How to Buy a Used Golf Cart￼Maddy Scheinost2023-10-16T06:17:22-05:00
What You Need to Know When Buying a Used Golf Cart
Buying a used golf cart can be complicated—mainly because if you do it wrong, it will wind up costing as much or more than a new golf cart—in repair costs, plus there’s the cost of your time and effort. Better to arm yourself with the knowledge you need to make your best decision right out of the gate. That’s why the tire experts at Treadworld are here to share some of the important considerations for buying used golf carts.
Why Buy a Used Golf Cart?
You’ve probably been doing some research trying to decide whether you should opt for a new golf cart, or a used golf cart. Of course, the biggest factor between the two is cost, with new carts priced at roughly double the price of used golf carts. But there are other considerations too. For one thing, buying a used cart, especially a model that’s been around awhile and has been tested by other golfers, gives you the opportunity to check reviews in order to avoid issues other golf cart owners have faced. Used golf carts often are easier to repair than new golf carts because mechanics have likely gained some experience with that particular model, and parts are often easier to find. You can find the manufacturer’s specs for towing capacity in the vehicle owner’s manual, and your trailer will have a Vehicle Identification Number (VIN) plate that includes the serial number and loaded and unloaded weights. Find ‘em and do the math.
Where Do Used Golf Carts Come From?
Many golf courses in the U.S do sell used golf carts—sometimes directly to consumers, sometimes to wholesalers who will spruce them up or refurbish them for resale. Naturally, you may also be able to find private citizens wishing to sell their personal golf carts, but the lack of a warranty and use history can be worrisome.
Is there a Golf Cart Shortage?
Though the market seems to be adjusting, the covid pandemic impacted the selling of used golf carts in a number of ways. Some factories were closed for extended periods, and others changed their focus to manufacturing personal protective equipment. Plus, there were the same supply chain issues for needed parts, which impacted so many industries. At the same time, demand increased as money families would normally spend on vacations they weren’t taking went to “toys,” like golf carts, RVs and boats. Additionally, even though usage at golf courses diminished during the pandemic, which didn’t fully impact the schedules for golf cart replacement because the courses that lease golf carts tend to stick to their replacement schedule since it’s not just mileage that determines when a golf cart needs to be replaced. Age is a large factor in the life of a golf cart.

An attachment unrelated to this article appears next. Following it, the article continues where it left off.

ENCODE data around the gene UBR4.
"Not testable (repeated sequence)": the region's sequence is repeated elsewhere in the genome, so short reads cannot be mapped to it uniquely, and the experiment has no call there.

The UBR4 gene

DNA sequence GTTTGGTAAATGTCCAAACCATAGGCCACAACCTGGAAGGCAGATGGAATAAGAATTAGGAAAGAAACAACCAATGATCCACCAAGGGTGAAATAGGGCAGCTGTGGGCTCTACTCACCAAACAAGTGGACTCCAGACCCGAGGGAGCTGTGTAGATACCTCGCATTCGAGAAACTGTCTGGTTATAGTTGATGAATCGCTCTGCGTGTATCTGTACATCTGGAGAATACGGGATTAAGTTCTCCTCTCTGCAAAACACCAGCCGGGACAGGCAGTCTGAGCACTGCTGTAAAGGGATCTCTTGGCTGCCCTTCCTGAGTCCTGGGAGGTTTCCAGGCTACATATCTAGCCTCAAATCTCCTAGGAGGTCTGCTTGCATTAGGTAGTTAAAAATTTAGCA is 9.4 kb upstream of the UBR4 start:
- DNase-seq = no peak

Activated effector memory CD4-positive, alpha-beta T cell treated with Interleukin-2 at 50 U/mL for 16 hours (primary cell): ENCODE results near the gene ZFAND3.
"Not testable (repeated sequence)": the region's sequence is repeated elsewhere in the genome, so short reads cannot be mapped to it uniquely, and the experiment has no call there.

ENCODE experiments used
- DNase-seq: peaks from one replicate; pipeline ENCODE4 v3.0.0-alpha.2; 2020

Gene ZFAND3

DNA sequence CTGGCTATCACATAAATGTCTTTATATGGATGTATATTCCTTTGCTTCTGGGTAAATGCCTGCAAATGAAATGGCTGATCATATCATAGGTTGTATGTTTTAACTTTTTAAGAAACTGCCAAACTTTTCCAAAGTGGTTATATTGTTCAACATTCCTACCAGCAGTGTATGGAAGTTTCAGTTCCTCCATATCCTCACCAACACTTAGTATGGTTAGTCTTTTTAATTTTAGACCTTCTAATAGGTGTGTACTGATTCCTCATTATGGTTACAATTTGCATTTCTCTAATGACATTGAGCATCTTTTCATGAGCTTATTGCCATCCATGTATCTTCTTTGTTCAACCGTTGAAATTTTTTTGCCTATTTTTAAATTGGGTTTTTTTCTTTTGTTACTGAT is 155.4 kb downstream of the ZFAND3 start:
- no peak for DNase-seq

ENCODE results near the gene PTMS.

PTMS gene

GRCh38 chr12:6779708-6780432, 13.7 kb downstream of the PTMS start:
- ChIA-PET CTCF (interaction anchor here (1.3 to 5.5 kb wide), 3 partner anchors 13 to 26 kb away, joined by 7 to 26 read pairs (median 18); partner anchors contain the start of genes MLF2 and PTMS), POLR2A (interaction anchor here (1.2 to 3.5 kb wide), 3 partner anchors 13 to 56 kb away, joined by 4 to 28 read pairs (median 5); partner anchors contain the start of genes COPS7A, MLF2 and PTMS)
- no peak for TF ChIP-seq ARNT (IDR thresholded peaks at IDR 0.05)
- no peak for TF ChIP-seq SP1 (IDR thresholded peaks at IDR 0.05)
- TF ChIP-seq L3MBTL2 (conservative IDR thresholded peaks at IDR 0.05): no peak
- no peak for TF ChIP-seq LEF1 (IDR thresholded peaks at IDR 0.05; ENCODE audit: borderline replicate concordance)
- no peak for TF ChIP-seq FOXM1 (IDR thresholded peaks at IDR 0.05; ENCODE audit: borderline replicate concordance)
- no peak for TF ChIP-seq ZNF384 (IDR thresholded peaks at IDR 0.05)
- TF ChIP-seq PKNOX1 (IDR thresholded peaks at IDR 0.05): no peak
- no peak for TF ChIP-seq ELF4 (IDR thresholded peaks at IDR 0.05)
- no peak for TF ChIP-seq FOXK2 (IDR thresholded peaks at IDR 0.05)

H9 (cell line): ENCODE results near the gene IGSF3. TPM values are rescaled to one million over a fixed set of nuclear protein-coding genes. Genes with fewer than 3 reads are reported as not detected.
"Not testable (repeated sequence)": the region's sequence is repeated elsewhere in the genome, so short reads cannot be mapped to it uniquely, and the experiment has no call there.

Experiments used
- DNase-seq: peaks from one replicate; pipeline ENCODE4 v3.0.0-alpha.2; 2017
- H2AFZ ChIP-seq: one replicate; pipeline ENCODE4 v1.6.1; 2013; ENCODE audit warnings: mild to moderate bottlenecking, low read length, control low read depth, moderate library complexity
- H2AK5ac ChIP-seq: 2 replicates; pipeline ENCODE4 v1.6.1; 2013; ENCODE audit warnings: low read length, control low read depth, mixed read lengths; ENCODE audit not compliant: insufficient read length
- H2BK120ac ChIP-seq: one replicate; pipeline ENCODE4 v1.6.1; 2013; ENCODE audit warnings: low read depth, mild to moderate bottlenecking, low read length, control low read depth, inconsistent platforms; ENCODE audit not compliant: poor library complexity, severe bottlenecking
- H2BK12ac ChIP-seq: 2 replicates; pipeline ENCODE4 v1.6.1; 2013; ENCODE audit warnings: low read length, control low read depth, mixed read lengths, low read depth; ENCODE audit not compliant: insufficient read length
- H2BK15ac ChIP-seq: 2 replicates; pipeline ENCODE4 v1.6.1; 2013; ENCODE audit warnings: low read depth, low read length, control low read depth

How Long Will a Golf Cart Last?
Of course, as you would expect, the answer to this question depends on a variety of factors, including how often the cart is used and how it’s used. Some experts estimate that golf carts will last for 5-7 years, but many well-maintained golf carts can last for ten years before requiring replacement. You’ll see estimates that golf carts can last up to 20 years or more—which is true—but that estimate is usually based on the durability of the frame, not the longevity of the engine. There is a general belief in the industry that golf carts get better with age—within reason.
Used vs. Refurbished Golf Carts: What’s the Difference?
Used golf carts will often cost less than refurbished golf carts, and can perform just as well—but usually don’t come with the repairs and maintenance records that can provide refurbished cart buyers peace of mind. The refurbished label generally means that trained factory technicians have inspected every component, refreshing and repairing as needed, top to bottom, then given each cart a test-drive to insure they meet the quality and durability standards of the manufacturer.